The Promise of Peacekeeping: Protecting Civilians in Civil Wars
34 Pages Posted: 2 Feb 2017
Date Written: February 1, 2017
Do peacekeepers protect civilians in civil conflict? Securing civilian safety is a key objective of contemporary peacekeeping missions, yet whether these efforts actually make a difference on the ground is widely debated. This paper argues that because peacekeeping forces often need to maintain close ties with host governments, peacekeepers reduce civilian fatalities inflicted by rebels, but not those caused by governments. To test our claim, we overcome common problems of endogeneity and selection bias by using a novel natural experiment. Specifically, we leverage exogenous variation in which countries hold power in the United Nations Security Council to show that states that wield more power send more peacekeepers to their preferred locations, and that these peacekeepers in turn help to protect civilians from rebel factions. Using new data on the location of each conflict event, we also provide support for the mechanisms at work.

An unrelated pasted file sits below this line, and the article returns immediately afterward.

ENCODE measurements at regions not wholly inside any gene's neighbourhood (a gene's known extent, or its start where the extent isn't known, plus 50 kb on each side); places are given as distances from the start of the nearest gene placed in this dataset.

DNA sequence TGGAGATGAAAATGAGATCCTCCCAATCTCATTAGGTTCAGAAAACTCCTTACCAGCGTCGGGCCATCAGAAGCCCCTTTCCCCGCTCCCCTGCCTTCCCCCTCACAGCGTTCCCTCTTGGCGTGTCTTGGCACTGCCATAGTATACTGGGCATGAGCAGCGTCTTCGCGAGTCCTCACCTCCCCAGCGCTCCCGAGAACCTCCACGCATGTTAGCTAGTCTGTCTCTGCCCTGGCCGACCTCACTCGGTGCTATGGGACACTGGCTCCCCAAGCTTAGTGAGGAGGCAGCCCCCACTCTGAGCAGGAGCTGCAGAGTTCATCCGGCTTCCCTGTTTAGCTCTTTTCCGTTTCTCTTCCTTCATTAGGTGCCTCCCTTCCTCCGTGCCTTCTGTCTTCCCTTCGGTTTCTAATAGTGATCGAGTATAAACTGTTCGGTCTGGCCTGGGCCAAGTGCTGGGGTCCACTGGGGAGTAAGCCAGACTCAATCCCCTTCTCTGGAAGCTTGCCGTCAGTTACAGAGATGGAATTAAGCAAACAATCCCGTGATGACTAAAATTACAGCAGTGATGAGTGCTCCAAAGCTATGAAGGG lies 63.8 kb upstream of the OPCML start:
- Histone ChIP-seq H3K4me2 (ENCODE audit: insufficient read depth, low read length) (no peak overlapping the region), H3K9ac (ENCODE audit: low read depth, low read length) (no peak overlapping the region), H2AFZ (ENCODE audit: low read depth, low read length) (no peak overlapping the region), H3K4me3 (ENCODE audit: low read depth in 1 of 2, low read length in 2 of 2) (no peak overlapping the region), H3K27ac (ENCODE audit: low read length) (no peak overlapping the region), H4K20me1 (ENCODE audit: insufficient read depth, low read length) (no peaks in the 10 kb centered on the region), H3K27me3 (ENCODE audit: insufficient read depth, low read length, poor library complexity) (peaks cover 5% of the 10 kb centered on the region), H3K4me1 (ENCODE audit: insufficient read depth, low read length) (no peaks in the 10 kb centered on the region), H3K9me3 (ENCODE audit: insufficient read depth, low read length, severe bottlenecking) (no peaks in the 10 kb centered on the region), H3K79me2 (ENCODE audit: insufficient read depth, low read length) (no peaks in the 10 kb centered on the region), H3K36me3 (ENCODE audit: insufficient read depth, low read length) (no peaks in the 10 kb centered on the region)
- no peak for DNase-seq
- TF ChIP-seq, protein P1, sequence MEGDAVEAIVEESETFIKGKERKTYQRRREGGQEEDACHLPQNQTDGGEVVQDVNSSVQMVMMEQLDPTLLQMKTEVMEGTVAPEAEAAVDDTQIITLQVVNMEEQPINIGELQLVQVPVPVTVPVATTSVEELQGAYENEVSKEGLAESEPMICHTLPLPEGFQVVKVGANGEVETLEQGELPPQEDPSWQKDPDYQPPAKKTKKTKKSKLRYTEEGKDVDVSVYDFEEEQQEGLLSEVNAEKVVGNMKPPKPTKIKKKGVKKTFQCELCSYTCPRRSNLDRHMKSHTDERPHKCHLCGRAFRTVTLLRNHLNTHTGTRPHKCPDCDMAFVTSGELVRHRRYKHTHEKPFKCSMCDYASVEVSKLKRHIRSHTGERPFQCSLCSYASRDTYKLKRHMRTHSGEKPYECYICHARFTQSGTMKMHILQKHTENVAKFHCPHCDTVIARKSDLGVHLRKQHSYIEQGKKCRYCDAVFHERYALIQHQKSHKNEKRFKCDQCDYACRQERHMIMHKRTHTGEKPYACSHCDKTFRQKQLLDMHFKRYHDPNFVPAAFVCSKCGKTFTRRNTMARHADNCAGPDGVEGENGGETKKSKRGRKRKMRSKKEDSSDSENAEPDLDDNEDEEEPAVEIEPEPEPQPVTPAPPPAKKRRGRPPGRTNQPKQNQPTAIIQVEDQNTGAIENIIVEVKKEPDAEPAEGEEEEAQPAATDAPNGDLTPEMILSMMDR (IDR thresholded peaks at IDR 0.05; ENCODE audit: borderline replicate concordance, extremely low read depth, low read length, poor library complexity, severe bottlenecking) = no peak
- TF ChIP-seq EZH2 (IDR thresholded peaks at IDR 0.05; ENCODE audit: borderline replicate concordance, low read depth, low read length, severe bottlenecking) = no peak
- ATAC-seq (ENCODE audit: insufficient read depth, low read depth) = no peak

Keywords: civil war, conflict, instrumental variable, international institutions, United Nations, peacekeeping, natural experiment
Suggested Citation: Suggested Citation